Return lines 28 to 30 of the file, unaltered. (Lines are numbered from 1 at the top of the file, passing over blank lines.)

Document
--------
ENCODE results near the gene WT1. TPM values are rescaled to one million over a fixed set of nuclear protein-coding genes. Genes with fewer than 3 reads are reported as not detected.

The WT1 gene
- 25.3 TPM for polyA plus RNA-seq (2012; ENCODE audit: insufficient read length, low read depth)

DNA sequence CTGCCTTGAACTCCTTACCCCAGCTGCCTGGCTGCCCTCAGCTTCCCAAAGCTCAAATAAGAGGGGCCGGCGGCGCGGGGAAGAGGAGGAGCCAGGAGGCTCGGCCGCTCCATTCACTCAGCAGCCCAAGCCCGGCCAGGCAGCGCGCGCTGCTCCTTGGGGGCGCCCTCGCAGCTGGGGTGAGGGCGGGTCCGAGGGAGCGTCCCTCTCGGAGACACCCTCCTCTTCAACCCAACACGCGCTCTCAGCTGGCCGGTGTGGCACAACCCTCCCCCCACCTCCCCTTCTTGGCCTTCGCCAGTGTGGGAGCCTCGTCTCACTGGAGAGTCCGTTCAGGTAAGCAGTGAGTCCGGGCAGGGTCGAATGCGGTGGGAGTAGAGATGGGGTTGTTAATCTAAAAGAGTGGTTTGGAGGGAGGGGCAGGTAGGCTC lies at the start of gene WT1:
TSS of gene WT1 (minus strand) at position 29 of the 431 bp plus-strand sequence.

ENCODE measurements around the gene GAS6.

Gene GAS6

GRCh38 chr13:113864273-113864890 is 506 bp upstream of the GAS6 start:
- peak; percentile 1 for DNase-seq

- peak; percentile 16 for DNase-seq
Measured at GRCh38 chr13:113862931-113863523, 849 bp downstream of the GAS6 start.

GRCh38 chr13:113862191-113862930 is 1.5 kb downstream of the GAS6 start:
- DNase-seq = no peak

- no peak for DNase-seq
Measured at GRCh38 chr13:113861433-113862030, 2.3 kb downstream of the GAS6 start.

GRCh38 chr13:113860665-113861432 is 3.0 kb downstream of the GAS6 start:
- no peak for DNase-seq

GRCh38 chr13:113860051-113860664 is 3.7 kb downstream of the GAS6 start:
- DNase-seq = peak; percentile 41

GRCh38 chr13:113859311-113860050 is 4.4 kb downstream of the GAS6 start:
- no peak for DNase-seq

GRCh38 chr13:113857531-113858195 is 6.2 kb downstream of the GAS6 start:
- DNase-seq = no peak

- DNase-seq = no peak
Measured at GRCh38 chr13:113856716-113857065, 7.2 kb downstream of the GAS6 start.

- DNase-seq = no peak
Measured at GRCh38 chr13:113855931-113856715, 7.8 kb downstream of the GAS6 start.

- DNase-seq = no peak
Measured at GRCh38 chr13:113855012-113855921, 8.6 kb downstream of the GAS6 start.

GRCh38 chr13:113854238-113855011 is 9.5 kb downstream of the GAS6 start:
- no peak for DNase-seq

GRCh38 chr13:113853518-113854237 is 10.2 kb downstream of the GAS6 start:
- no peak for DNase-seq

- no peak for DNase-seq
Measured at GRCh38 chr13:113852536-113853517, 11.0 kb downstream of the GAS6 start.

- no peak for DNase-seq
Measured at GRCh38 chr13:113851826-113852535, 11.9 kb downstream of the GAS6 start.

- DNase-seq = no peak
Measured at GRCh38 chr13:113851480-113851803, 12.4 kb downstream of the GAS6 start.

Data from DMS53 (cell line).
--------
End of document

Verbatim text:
- DNase-seq = no peak
Measured at GRCh38 chr13:113855012-113855921, 8.6 kb downstream of the GAS6 start.

GRCh38 chr13:113854238-113855011 is 9.5 kb downstream of the GAS6 start: